If you stop ordering from the waitress when she is busy and prefer to go to the bar on your own, and she checks on you for over an hour without you ordering one drink from her, do not expect her to continue to come back. She has other tables that are actually ordering and tipping her. Do not flag her over after 3 hours of going to the bar yourself to tell her you need something. Every time you go to the bar, she loses money to another employee who is already making more per sale than she is. Some waitresses will not, but many will ignore you. I personally might check on you if I am nearby, but I will not make a special trip through the crowd, getting stepped and spilled on, just to see if you need anything. You are a lost cause to me and taking up space in my section. Get your own drinks if I'm not around. It's what you've been doing all along anyway when I was around.

I realize this post sounds very cynical. I am not always so critical of customers and their actions. That being said, when the bar is backed up three deep and the waitress is standing around bored, there is a problem. This is a common problem at my bar; tables bypassing the waitress and going to the bar. Some bartenders tell people there is a waitress, most do not. I went in to work expecting to make money last night, needing to make money. Instead, I stood around watching others make money and having to fight through crowds to serve the few tables that were allowing me the pleasure of waiting on them. I went home smelling like brewery from being spilled on so much with 1/4 of the money the bartender made...and there were two of them so they split tips.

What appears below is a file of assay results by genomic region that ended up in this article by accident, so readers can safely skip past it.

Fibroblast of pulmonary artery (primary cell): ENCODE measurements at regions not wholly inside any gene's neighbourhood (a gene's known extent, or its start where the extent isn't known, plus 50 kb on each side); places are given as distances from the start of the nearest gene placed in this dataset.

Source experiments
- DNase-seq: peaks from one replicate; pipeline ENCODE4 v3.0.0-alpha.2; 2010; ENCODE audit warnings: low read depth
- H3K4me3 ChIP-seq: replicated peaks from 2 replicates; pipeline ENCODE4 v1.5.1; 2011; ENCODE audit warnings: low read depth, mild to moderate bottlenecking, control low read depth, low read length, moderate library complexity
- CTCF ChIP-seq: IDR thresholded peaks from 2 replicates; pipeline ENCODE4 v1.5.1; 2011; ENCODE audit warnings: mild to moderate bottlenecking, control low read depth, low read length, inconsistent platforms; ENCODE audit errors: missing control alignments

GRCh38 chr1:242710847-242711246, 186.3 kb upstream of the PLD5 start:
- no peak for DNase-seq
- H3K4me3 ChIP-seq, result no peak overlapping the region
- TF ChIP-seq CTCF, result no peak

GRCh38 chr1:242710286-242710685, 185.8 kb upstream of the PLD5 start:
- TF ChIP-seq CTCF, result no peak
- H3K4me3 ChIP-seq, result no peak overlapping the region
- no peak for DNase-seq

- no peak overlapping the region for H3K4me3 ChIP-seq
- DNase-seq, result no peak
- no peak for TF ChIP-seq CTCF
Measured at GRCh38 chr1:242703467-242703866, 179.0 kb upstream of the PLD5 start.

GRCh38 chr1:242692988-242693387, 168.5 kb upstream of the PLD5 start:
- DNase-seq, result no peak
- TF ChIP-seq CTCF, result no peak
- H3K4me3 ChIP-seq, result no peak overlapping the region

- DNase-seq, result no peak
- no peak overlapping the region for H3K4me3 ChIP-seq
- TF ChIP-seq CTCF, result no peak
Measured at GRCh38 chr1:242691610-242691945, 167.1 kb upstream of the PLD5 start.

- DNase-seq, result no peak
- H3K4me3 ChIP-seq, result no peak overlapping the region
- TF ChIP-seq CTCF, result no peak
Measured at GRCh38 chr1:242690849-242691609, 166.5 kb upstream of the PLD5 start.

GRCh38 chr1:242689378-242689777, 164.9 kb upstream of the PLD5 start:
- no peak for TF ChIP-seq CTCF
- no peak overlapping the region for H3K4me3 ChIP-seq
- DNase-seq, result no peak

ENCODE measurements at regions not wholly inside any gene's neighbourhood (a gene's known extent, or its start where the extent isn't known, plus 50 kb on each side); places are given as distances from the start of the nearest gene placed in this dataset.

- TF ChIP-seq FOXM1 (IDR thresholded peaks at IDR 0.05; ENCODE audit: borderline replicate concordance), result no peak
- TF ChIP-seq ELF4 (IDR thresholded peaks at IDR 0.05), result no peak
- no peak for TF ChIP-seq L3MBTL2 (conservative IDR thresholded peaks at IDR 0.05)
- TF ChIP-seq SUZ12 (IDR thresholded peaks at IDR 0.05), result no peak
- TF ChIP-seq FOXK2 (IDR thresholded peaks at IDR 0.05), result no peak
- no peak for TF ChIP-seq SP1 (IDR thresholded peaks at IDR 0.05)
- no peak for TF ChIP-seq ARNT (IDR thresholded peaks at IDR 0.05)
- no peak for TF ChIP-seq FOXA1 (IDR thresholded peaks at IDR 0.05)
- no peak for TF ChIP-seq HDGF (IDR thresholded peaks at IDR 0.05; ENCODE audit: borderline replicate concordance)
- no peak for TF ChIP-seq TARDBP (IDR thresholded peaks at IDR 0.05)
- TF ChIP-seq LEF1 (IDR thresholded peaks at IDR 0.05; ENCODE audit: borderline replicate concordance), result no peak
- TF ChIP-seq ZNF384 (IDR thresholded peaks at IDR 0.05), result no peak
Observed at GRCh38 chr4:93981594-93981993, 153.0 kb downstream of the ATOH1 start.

Sunday, November 22, 2009

Charge for juice

I was bartending the other day and actually had a waitress. I never have a waitress. It was fun to have someone else to talk to, but I felt bad because she was having problem customers and I know how terrible that can make your night, especially when it happens in the beginning.
We had a certain alcohol on special that day. One customer at a table wanted it mixed with juice. We charge $.25 for mixing juice because we do not have juice on our bar gun, only in cans. At the end of the night the customer decided to leave a note on their tab telling the waitress that it was BS that they were charged $.25 for juice. Their drinks were only $3.25 because they were on special.
So often lately I have been receiving complaints on things that are on special. Our half price food doesn't have enough meat/potato/fries. "I can see why it's half price!" The drink specials don't have enough alcohol in them, even though we make them the same and are notorious for heavy pouring.
I know the economy is bad, That's why we are running the specials we are. I know this situation is making people unhappy, but it does me no good to short you on anything. I am counting on your tip to pay my bills. Besides, you're already getting a deal!

Friday, November 20, 2009

Dine-in only specials

I have many regulars at the bar. This usually makes for a nice shift. Regulars are more understanding when you are busy, keep an eye out for you when you need to get through, and move quickly out of your way. Sometimes, though, regulars expect special treatment because of their frequent patronage. This causes problems for management and employees, as well as other customers.
Currently at the bar we have dine-in only food specials that are meant to bring in new customers. It is clearly stated in several places that these specials are dine-in only. I am annoyed and amazed at the people who order the specials to go and then complain to me when they are charged a higher price.
Yesterday I had a regular come in and order one of these specials to go. I accidentally entered it as the special price and my cook corrected me. See, the cook won't even give me the order if it is entered as a special to-go. When I presented the check to the customer, he complained about the price. I explained to him that it was a dine-in only special, but he proceeded to tell me that he comes in all the time and spends money so he should get it at the special price anyway. While I understand his logic, I can not comply. First, it is not my rule. I have the cook and owner to catch my mistakes and there is no way for me to get the order to you if it's not entered correctly. Second, offering special pricing for regulars is a slippery slope. What defines a regular? Someone who has come in for years? months? or every day for a few weeks? Since we can not advertise such exceptions we can not offer special pricing for "special" people.